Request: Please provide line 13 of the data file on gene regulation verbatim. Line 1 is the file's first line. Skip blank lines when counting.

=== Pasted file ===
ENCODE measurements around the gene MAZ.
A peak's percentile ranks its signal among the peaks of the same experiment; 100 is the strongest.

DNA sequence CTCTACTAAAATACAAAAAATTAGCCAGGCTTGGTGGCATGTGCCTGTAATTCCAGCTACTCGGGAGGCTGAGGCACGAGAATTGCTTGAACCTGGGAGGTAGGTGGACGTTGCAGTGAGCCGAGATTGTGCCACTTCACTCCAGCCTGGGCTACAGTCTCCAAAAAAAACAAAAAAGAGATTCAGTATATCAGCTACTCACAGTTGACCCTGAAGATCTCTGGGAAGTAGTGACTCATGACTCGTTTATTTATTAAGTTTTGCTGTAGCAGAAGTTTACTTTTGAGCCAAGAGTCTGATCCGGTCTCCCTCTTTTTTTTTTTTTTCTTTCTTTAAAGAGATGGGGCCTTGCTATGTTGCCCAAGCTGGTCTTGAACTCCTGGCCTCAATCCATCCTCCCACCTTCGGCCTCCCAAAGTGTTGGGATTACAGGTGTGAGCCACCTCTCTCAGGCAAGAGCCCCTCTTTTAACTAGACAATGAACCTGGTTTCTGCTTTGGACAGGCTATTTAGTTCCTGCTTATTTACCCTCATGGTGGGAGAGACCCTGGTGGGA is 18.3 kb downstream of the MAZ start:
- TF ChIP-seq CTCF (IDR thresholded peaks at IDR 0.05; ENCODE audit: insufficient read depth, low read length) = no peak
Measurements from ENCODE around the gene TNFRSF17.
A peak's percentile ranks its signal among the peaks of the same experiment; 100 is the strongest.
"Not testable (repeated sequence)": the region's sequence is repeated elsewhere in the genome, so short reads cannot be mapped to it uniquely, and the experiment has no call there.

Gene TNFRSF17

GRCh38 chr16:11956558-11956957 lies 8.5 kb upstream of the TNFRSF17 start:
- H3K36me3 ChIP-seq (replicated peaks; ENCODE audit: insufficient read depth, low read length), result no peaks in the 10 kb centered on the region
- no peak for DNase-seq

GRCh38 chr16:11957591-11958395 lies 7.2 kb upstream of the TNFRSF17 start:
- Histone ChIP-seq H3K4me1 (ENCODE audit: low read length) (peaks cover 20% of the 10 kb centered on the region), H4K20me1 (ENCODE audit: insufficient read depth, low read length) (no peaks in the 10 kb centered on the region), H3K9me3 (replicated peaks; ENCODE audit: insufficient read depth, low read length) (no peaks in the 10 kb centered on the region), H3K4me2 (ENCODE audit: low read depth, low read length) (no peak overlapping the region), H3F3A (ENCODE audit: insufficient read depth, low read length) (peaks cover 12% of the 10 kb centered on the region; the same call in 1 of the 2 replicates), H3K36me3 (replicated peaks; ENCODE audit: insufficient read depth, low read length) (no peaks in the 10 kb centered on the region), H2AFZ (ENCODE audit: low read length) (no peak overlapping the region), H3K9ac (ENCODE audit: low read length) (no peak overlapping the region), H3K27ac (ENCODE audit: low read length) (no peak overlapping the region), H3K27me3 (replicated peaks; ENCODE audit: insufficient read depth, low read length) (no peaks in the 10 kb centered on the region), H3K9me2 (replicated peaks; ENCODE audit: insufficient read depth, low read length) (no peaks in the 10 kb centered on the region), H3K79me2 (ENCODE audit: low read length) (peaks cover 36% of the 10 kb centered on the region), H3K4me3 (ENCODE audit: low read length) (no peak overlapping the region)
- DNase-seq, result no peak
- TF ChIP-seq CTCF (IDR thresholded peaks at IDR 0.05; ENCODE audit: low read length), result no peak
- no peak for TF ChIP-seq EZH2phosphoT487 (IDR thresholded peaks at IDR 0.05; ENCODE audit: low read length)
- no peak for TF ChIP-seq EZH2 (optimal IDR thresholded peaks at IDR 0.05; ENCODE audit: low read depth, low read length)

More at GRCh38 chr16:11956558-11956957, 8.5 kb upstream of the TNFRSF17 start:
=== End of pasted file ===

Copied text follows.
- Histone ChIP-seq H3K4me1 (ENCODE audit: low read length) (peaks cover 20% of the 10 kb centered on the region), H4K20me1 (ENCODE audit: insufficient read depth, low read length) (no peaks in the 10 kb centered on the region), H3K9me3 (replicated peaks; ENCODE audit: insufficient read depth, low read length) (no peaks in the 10 kb centered on the region), H3K4me2 (ENCODE audit: low read depth, low read length) (no peak overlapping the region), H3F3A (ENCODE audit: insufficient read depth, low read length) (peaks cover 12% of the 10 kb centered on the region; the same call in 1 of the 2 replicates), H3K36me3 (replicated peaks; ENCODE audit: insufficient read depth, low read length) (no peaks in the 10 kb centered on the region), H2AFZ (ENCODE audit: low read length) (no peak overlapping the region), H3K9ac (ENCODE audit: low read length) (no peak overlapping the region), H3K27ac (ENCODE audit: low read length) (no peak overlapping the region), H3K27me3 (replicated peaks; ENCODE audit: insufficient read depth, low read length) (no peaks in the 10 kb centered on the region), H3K9me2 (replicated peaks; ENCODE audit: insufficient read depth, low read length) (no peaks in the 10 kb centered on the region), H3K79me2 (ENCODE audit: low read length) (peaks cover 36% of the 10 kb centered on the region), H3K4me3 (ENCODE audit: low read length) (no peak overlapping the region)